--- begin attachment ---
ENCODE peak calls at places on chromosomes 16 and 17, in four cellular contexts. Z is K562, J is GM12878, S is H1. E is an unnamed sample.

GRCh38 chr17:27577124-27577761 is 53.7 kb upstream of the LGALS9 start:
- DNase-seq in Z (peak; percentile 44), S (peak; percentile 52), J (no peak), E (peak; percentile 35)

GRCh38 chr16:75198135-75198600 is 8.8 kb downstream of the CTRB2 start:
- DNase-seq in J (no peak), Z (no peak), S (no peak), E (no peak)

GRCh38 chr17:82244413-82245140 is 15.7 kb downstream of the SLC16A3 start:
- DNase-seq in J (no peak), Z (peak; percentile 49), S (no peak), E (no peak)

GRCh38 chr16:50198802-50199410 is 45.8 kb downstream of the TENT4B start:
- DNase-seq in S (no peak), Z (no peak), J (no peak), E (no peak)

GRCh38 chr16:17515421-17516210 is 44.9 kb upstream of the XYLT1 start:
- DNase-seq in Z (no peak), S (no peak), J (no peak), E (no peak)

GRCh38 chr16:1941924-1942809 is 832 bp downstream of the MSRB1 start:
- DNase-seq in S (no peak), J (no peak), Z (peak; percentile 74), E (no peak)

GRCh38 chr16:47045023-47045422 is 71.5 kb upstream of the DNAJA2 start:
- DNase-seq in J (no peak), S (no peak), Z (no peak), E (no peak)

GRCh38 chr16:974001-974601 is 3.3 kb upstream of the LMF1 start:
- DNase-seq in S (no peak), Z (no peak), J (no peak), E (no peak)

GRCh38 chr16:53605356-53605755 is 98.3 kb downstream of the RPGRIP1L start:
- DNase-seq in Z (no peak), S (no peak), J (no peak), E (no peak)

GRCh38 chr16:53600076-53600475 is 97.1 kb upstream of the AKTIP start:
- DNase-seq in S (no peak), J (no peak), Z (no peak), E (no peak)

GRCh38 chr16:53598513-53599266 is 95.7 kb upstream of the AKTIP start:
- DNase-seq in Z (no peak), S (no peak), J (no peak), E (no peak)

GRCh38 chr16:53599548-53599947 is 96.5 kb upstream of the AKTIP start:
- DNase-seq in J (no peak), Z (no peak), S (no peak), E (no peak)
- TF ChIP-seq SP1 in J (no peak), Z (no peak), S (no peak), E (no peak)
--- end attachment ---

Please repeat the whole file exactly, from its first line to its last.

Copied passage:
ENCODE peak calls at places on chromosomes 16 and 17, in four cellular contexts. Z is K562, J is GM12878, S is H1. E is an unnamed sample.

GRCh38 chr17:27577124-27577761 is 53.7 kb upstream of the LGALS9 start:
- DNase-seq in Z (peak; percentile 44), S (peak; percentile 52), J (no peak), E (peak; percentile 35)

GRCh38 chr16:75198135-75198600 is 8.8 kb downstream of the CTRB2 start:
- DNase-seq in J (no peak), Z (no peak), S (no peak), E (no peak)

GRCh38 chr17:82244413-82245140 is 15.7 kb downstream of the SLC16A3 start:
- DNase-seq in J (no peak), Z (peak; percentile 49), S (no peak), E (no peak)

GRCh38 chr16:50198802-50199410 is 45.8 kb downstream of the TENT4B start:
- DNase-seq in S (no peak), Z (no peak), J (no peak), E (no peak)

GRCh38 chr16:17515421-17516210 is 44.9 kb upstream of the XYLT1 start:
- DNase-seq in Z (no peak), S (no peak), J (no peak), E (no peak)

GRCh38 chr16:1941924-1942809 is 832 bp downstream of the MSRB1 start:
- DNase-seq in S (no peak), J (no peak), Z (peak; percentile 74), E (no peak)

GRCh38 chr16:47045023-47045422 is 71.5 kb upstream of the DNAJA2 start:
- DNase-seq in J (no peak), S (no peak), Z (no peak), E (no peak)

GRCh38 chr16:974001-974601 is 3.3 kb upstream of the LMF1 start:
- DNase-seq in S (no peak), Z (no peak), J (no peak), E (no peak)

GRCh38 chr16:53605356-53605755 is 98.3 kb downstream of the RPGRIP1L start:
- DNase-seq in Z (no peak), S (no peak), J (no peak), E (no peak)

GRCh38 chr16:53600076-53600475 is 97.1 kb upstream of the AKTIP start:
- DNase-seq in S (no peak), J (no peak), Z (no peak), E (no peak)

GRCh38 chr16:53598513-53599266 is 95.7 kb upstream of the AKTIP start:
- DNase-seq in Z (no peak), S (no peak), J (no peak), E (no peak)

GRCh38 chr16:53599548-53599947 is 96.5 kb upstream of the AKTIP start:
- DNase-seq in J (no peak), Z (no peak), S (no peak), E (no peak)
- TF ChIP-seq SP1 in J (no peak), Z (no peak), S (no peak), E (no peak)